Guest Post: R.T. Kaelin

Guest Post by R.T. Kaelin

Anyone Have a Machete?

I am an indie.

At least for now, that is. While I hope to one day to see my books in every bookstore I walk into—all three of them that are left as ebooks take over the world—for the time being, I am on my own everything. I am the author, the publisher, the marketer, the publicist.

There is a new path becoming a successful author and I am trying to help forge it, or at least follow in the footsteps of the early pioneers. Authors like Amanda Hocking and Christopher Paolini have blazed the trail, self-publishing their work prior to traditional publishers picking them up. It is not an easy thing to do, and I am still wondering about the wilderness, hoping I do not get lost, but this is my path and one I have chosen to take.

I never thought of myself as a writer. Until three years ago, emails were the longest thing I wrote. And, typically, those were pretty short. I did love to read, though, and read a lot. Fate prompted my metamorphosis from reader to writer when I picked up three ‘bad’ books in a row. The plots were predictable and uninspired, the characters flat and one-dimensional. I remember making the remark, “I could do better than this.”

Shortly thereafter, I started working on Progeny.

I have a big imagination. Always have. Most of my life, it languished inside of me, spontaneously offering off-the-wall insights into the world around me. Most of the time, my thoughts meandered into the absurd, silly musings like, ‘How long could I wear a gorilla suit in a grocery store before someone would say something to me?’ Instead of wasting that churning mess of creativity, I directed it at something useful, my story, and came up with a good one. At least I think it is good.

As far as the writing itself was concerned, however, I will freely admit I had no idea what I was doing. I still do not, really. Lawyers and doctors ‘practice’ law and medicine in the same way authors practice writing. You cannot master the written word. It is impossible. At the time, however, I did not know that. I was a five-year old deciding to give calculus a shot. It is just numbers on paper, right?

Fast-forward ten months.

I was done! I had written a book! Hooray for me!

Now what?

Well, while I had come up with a great story, I had not produced was a good book, although I did not know that at the time. The stars in my eyes blinded me to my shortcomings as a writer.

I tried the traditional path of query letters to agents, sending off chapters and either getting “no, thanks” in return or hearing nothing back at all. I convinced myself that it was because I had written a behemoth of a book (308,000 words) and I was an unknown. Who wants to take a risk on that combination?

 I decided to prove them all wrong. I was going to self-publish my book and show them just how good I was. That would show them!

In retrospect, I made the right choice, but for the entirely wrong reason. The more likely cause for all of the “no’s” was that the writing was a mess. Yet I was still too much of a novice to understand that.

I reached out to a number of book blogs and secured a couple dozen reviews. To my pleasant surprise, the vast majority of them were overwhelmingly positive. People loved the story, which is obviously a good thing. Yet some not-so-good reviews were sprinkled in with the others, and they were nearly universal in their criticism. The writing was substandard.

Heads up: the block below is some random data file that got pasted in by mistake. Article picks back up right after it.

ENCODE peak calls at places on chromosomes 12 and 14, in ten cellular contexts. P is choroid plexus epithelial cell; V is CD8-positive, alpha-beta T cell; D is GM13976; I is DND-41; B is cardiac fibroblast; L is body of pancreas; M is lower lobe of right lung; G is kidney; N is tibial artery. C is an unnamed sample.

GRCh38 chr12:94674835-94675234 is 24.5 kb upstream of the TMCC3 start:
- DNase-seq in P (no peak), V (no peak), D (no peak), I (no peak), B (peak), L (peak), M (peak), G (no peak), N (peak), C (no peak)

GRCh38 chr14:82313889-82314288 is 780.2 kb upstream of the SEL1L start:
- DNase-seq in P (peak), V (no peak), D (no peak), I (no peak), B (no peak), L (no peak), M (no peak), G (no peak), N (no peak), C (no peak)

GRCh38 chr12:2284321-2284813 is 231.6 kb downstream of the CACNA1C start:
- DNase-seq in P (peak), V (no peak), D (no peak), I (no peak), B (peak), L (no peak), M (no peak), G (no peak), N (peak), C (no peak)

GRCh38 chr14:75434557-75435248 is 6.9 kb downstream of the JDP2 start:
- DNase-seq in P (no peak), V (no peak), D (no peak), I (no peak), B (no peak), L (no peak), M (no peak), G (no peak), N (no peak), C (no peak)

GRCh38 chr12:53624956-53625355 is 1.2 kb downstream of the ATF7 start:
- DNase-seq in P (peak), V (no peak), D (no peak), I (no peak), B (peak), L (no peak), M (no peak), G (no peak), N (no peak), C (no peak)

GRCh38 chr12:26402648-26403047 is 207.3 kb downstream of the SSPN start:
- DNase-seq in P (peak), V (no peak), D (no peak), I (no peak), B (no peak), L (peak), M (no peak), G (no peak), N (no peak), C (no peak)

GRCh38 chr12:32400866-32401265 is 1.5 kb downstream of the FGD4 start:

Did I listen to them like I should have? Yeah…not so much. I was already writing book two in the series, and I could not be bothered to go back and take an honest look at book one. Big mistake.

In November of last year, I was presented with a fantastic opportunity. Someone big in the traditional publishing industry wanted to read Progeny. By this point, I had over thirty 5-star reviews on Amazon, with an average rating hovering in the4.7 range. It had hit #7 on Amazon’s top rated Epic Fantasy for the Kindle.

This was my big chance, right? Validation was nigh!

So, I sent the book. As was.

I have longer version of what happened after that here should you care to read it. The short of it is that I suffered yet another ‘no, thank you’ along with a very detailed deconstruction of the book. Guess what? Progeny needed work. A lot of it.

I put my new writing on hold (by this point, I had started in on book three) and did a heavy, intensive reevaluation of the first book. I made extensive changes, cutting over 75k words of useless fluff and adding 25k new ones in order to shore up weaknesses. A couple of characters got makeovers, one of which was massive. I contracted a respected editor and she helped me work out story structure issues.

The book, as it stands now, is a thousand times better than the original. I wish daily that it were the version that I had originally published. However, that is impossible, and not because my time machine is in the shop. You see, if I had never self-published the original, I would not have the version I have now. The original draft of Progeny would still be sitting on my computer, gathering ether dust.

When I leapt into the indie jungle, I did not know what to expect. I stumbled around blindly for a time, bumping into trees and tripping over fallen logs, but I think that I have finally found the path cut by others. Make no mistake, this trail is treacherous and wrought with unseen pitfalls, but at least I am on the right track. That or a poisonous analogy spider bit me and I am hallucinating.

I really hope that did not happen.
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1 comment:

  1. Wow... That really sounds a long and tough journey...
    All the best for your future books... :)